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When we discuss sales strategies with clients, there’s commonly a misnomer about what options are available. We live in an attention-starved world full of information and glamorous messages that cloud our thinking.

The reality is that for B2B Professional Selling, especially of professional services, you don’t have that many options for selling consistently and growing your business.

Here are your options:

  1. Inbound Selling. You set up selling systems to get people to contact you.
  2. Outbound Selling. You reach out and engage people that can say, “Yes.”

The Challenges of Inbound Selling

If you are not famous, it is very hard to get attention. Yes, it’s easy for you to set up social media profiles and put video and written content out there. But it’s also that easy for everyone else as well. You are competing against the entire world.

There are millions of blogs, Youtube videos and posts on Facebook and Instagram. And your last post or Tweet is out there within various users’ streams for an extremely short while.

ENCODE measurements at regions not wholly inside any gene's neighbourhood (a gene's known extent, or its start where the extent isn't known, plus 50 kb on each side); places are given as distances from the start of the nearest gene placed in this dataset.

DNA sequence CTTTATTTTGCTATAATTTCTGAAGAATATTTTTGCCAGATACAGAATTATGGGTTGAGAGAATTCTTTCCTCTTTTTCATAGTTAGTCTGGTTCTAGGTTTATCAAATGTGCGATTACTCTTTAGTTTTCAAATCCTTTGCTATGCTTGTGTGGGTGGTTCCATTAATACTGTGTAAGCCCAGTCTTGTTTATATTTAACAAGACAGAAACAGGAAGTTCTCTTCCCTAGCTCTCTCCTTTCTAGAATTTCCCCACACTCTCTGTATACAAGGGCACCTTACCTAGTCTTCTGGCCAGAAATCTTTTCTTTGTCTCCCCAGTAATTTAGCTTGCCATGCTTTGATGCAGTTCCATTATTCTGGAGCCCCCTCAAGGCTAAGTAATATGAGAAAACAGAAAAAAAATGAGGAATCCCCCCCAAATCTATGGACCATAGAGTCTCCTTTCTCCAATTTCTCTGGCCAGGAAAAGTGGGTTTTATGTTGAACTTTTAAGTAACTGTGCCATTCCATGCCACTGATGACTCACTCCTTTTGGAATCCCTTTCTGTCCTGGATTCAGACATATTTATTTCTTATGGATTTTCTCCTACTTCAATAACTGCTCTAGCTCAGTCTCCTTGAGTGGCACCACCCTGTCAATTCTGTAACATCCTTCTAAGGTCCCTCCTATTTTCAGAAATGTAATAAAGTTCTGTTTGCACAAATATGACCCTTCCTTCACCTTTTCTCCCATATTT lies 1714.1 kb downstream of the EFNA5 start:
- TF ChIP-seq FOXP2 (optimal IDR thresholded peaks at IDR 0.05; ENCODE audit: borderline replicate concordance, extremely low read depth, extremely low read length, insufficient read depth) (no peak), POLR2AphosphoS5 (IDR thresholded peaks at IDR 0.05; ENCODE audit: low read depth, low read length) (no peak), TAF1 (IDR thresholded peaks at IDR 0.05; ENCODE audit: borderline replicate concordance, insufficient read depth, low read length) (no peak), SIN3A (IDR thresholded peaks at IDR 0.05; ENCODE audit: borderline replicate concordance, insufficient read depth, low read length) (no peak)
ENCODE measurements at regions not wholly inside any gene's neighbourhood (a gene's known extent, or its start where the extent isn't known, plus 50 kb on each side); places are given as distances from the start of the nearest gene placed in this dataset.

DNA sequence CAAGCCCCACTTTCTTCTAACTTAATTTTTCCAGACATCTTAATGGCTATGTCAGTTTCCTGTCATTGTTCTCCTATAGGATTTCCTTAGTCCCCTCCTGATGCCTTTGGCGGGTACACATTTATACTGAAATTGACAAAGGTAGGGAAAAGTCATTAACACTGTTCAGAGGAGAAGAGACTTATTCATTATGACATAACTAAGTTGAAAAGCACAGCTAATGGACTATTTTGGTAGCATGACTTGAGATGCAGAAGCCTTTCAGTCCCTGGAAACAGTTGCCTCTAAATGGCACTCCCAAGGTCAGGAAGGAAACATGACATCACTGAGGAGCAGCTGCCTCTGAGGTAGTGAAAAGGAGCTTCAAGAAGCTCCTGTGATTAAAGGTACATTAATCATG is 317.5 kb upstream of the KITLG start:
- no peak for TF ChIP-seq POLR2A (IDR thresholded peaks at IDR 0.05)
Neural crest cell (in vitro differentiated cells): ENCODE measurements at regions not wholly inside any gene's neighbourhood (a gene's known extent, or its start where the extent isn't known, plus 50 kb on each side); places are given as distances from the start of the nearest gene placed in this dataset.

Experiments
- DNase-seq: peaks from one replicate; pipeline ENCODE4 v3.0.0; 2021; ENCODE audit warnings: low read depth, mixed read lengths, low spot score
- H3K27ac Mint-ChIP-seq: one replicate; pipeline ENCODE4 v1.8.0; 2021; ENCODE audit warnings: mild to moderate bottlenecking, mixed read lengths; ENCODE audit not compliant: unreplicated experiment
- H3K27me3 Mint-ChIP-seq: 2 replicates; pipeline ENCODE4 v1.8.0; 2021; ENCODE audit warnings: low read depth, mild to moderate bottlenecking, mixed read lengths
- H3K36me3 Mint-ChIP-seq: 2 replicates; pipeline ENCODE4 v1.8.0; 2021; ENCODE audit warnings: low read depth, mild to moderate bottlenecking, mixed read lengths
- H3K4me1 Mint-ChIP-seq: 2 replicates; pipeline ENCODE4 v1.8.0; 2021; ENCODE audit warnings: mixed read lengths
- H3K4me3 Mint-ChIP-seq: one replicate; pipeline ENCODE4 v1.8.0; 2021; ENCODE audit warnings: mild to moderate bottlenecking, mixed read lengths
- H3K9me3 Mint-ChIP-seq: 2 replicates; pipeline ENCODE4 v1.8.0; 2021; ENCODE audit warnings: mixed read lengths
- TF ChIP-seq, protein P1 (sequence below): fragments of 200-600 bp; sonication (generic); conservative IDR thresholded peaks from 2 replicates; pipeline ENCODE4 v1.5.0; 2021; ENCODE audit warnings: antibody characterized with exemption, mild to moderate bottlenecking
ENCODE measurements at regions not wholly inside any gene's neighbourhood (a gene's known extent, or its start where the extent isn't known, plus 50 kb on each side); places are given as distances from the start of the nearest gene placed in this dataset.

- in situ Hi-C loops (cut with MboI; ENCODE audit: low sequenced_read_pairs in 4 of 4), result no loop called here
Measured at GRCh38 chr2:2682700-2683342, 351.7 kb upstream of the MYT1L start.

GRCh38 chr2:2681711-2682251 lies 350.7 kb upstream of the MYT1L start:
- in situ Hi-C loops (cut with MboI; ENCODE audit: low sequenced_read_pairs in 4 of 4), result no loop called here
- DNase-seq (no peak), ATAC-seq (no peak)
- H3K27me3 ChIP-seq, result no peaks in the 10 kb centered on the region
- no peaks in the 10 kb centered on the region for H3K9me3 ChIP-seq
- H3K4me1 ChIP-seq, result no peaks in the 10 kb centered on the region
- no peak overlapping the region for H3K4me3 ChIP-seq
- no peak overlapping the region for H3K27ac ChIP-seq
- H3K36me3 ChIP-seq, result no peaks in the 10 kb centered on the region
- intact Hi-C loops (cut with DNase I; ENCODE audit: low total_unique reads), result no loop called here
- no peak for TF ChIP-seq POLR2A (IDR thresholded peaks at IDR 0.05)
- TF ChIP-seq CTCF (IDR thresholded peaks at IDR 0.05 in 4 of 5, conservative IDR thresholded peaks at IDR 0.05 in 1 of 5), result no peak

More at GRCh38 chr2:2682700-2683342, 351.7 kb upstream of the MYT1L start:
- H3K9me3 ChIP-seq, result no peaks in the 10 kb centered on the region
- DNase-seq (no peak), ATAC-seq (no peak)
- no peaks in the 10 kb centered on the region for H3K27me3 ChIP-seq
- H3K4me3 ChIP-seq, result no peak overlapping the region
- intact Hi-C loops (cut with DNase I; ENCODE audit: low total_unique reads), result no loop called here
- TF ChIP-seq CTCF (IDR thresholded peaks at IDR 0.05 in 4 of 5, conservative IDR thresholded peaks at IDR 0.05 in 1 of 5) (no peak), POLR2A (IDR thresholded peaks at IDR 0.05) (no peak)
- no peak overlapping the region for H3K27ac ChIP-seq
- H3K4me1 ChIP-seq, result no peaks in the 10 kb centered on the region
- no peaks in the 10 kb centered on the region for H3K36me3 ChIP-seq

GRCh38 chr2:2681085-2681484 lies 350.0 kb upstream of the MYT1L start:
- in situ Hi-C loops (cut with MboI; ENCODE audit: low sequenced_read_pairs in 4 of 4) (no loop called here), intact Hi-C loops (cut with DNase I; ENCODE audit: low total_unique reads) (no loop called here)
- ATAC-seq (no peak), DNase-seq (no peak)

If you are going to make inbound selling work, you must be fully committed and not miss a day. You have to work extremely hard for a long time to dial in the messaging. You have to be interesting and build an audience that looks forward to seeing the next ideas, entertainment or story that you put out there. It’s a long game based on attention, consistency and quality.

The real questions to ask are:

  • Will you remain consistent for years?
  • Will you invest in resources to keep your branding out there.
  • Can you be interesting and stand out?

The Rigor of Outbound Selling

Getting people to call you is a continuous process. You need to be set up like a media company that puts your message out there for building a critical mass of attention.

Your other option is outbound selling. You reach out to people who may not be aware you exist.